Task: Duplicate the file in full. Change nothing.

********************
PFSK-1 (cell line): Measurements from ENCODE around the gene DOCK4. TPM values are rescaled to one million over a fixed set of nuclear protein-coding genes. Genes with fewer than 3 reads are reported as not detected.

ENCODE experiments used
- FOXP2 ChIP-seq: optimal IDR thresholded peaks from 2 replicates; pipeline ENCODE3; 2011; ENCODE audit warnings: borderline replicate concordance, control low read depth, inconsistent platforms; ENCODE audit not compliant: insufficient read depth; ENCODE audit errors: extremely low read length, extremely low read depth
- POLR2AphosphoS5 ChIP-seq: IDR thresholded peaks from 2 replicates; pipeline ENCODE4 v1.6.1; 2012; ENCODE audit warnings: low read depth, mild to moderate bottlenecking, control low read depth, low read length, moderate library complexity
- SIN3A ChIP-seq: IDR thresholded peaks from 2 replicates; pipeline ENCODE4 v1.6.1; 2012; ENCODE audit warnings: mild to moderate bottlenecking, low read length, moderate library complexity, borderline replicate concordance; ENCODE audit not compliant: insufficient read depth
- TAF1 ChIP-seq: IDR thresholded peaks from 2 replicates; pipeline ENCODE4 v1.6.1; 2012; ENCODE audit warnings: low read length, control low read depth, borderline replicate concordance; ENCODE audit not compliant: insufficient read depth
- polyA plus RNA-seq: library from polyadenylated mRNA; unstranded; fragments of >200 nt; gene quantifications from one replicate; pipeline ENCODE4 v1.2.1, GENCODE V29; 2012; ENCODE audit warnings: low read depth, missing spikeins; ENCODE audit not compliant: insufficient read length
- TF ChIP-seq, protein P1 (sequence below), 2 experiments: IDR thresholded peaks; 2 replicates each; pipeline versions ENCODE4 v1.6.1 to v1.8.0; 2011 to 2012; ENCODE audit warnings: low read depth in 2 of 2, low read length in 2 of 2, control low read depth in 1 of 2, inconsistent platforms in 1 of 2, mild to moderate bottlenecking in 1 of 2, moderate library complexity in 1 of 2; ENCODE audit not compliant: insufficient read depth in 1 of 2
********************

PFSK-1 (cell line): Measurements from ENCODE around the gene DOCK4. TPM values are rescaled to one million over a fixed set of nuclear protein-coding genes. Genes with fewer than 3 reads are reported as not detected.

ENCODE experiments used
- FOXP2 ChIP-seq: optimal IDR thresholded peaks from 2 replicates; pipeline ENCODE3; 2011; ENCODE audit warnings: borderline replicate concordance, control low read depth, inconsistent platforms; ENCODE audit not compliant: insufficient read depth; ENCODE audit errors: extremely low read length, extremely low read depth
- POLR2AphosphoS5 ChIP-seq: IDR thresholded peaks from 2 replicates; pipeline ENCODE4 v1.6.1; 2012; ENCODE audit warnings: low read depth, mild to moderate bottlenecking, control low read depth, low read length, moderate library complexity
- SIN3A ChIP-seq: IDR thresholded peaks from 2 replicates; pipeline ENCODE4 v1.6.1; 2012; ENCODE audit warnings: mild to moderate bottlenecking, low read length, moderate library complexity, borderline replicate concordance; ENCODE audit not compliant: insufficient read depth
- TAF1 ChIP-seq: IDR thresholded peaks from 2 replicates; pipeline ENCODE4 v1.6.1; 2012; ENCODE audit warnings: low read length, control low read depth, borderline replicate concordance; ENCODE audit not compliant: insufficient read depth
- polyA plus RNA-seq: library from polyadenylated mRNA; unstranded; fragments of >200 nt; gene quantifications from one replicate; pipeline ENCODE4 v1.2.1, GENCODE V29; 2012; ENCODE audit warnings: low read depth, missing spikeins; ENCODE audit not compliant: insufficient read length
- TF ChIP-seq, protein P1 (sequence below), 2 experiments: IDR thresholded peaks; 2 replicates each; pipeline versions ENCODE4 v1.6.1 to v1.8.0; 2011 to 2012; ENCODE audit warnings: low read depth in 2 of 2, low read length in 2 of 2, control low read depth in 1 of 2, inconsistent platforms in 1 of 2, mild to moderate bottlenecking in 1 of 2, moderate library complexity in 1 of 2; ENCODE audit not compliant: insufficient read depth in 1 of 2